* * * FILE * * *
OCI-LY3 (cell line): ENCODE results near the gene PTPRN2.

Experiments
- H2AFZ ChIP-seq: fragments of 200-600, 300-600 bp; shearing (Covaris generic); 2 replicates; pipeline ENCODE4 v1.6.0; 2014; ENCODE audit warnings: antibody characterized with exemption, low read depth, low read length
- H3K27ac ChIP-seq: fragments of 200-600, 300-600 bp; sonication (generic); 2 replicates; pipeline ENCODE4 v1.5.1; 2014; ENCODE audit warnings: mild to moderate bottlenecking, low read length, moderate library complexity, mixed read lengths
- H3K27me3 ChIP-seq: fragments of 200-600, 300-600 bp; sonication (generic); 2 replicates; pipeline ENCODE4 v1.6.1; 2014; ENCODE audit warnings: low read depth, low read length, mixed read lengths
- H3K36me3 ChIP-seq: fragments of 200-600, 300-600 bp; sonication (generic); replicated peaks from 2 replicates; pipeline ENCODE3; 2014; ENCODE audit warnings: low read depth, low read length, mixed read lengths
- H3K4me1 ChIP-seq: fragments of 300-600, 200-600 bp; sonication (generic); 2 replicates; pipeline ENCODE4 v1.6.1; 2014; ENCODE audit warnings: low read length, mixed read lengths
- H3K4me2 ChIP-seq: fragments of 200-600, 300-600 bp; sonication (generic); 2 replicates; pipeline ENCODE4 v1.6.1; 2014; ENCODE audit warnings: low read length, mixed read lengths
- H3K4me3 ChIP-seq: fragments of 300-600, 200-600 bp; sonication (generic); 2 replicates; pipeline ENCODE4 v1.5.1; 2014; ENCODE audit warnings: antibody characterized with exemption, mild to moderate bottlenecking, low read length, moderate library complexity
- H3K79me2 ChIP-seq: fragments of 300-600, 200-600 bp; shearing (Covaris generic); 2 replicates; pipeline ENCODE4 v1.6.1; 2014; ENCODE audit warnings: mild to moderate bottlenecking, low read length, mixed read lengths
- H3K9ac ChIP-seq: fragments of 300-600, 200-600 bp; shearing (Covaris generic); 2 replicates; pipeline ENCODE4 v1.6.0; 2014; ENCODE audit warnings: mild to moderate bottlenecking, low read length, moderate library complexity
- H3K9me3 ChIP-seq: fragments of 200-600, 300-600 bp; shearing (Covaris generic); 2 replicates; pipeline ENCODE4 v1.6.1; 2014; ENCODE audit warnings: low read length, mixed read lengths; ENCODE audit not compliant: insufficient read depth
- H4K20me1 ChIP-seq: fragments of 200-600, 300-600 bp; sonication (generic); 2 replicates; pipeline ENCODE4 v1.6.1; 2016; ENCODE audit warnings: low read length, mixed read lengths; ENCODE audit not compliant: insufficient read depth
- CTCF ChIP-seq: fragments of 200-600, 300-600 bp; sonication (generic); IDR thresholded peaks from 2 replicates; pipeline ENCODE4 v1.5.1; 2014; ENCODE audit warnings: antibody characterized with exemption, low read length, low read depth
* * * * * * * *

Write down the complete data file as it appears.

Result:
OCI-LY3 (cell line): ENCODE results near the gene PTPRN2.

Experiments
- H2AFZ ChIP-seq: fragments of 200-600, 300-600 bp; shearing (Covaris generic); 2 replicates; pipeline ENCODE4 v1.6.0; 2014; ENCODE audit warnings: antibody characterized with exemption, low read depth, low read length
- H3K27ac ChIP-seq: fragments of 200-600, 300-600 bp; sonication (generic); 2 replicates; pipeline ENCODE4 v1.5.1; 2014; ENCODE audit warnings: mild to moderate bottlenecking, low read length, moderate library complexity, mixed read lengths
- H3K27me3 ChIP-seq: fragments of 200-600, 300-600 bp; sonication (generic); 2 replicates; pipeline ENCODE4 v1.6.1; 2014; ENCODE audit warnings: low read depth, low read length, mixed read lengths
- H3K36me3 ChIP-seq: fragments of 200-600, 300-600 bp; sonication (generic); replicated peaks from 2 replicates; pipeline ENCODE3; 2014; ENCODE audit warnings: low read depth, low read length, mixed read lengths
- H3K4me1 ChIP-seq: fragments of 300-600, 200-600 bp; sonication (generic); 2 replicates; pipeline ENCODE4 v1.6.1; 2014; ENCODE audit warnings: low read length, mixed read lengths
- H3K4me2 ChIP-seq: fragments of 200-600, 300-600 bp; sonication (generic); 2 replicates; pipeline ENCODE4 v1.6.1; 2014; ENCODE audit warnings: low read length, mixed read lengths
- H3K4me3 ChIP-seq: fragments of 300-600, 200-600 bp; sonication (generic); 2 replicates; pipeline ENCODE4 v1.5.1; 2014; ENCODE audit warnings: antibody characterized with exemption, mild to moderate bottlenecking, low read length, moderate library complexity
- H3K79me2 ChIP-seq: fragments of 300-600, 200-600 bp; shearing (Covaris generic); 2 replicates; pipeline ENCODE4 v1.6.1; 2014; ENCODE audit warnings: mild to moderate bottlenecking, low read length, mixed read lengths
- H3K9ac ChIP-seq: fragments of 300-600, 200-600 bp; shearing (Covaris generic); 2 replicates; pipeline ENCODE4 v1.6.0; 2014; ENCODE audit warnings: mild to moderate bottlenecking, low read length, moderate library complexity
- H3K9me3 ChIP-seq: fragments of 200-600, 300-600 bp; shearing (Covaris generic); 2 replicates; pipeline ENCODE4 v1.6.1; 2014; ENCODE audit warnings: low read length, mixed read lengths; ENCODE audit not compliant: insufficient read depth
- H4K20me1 ChIP-seq: fragments of 200-600, 300-600 bp; sonication (generic); 2 replicates; pipeline ENCODE4 v1.6.1; 2016; ENCODE audit warnings: low read length, mixed read lengths; ENCODE audit not compliant: insufficient read depth
- CTCF ChIP-seq: fragments of 200-600, 300-600 bp; sonication (generic); IDR thresholded peaks from 2 replicates; pipeline ENCODE4 v1.5.1; 2014; ENCODE audit warnings: antibody characterized with exemption, low read length, low read depth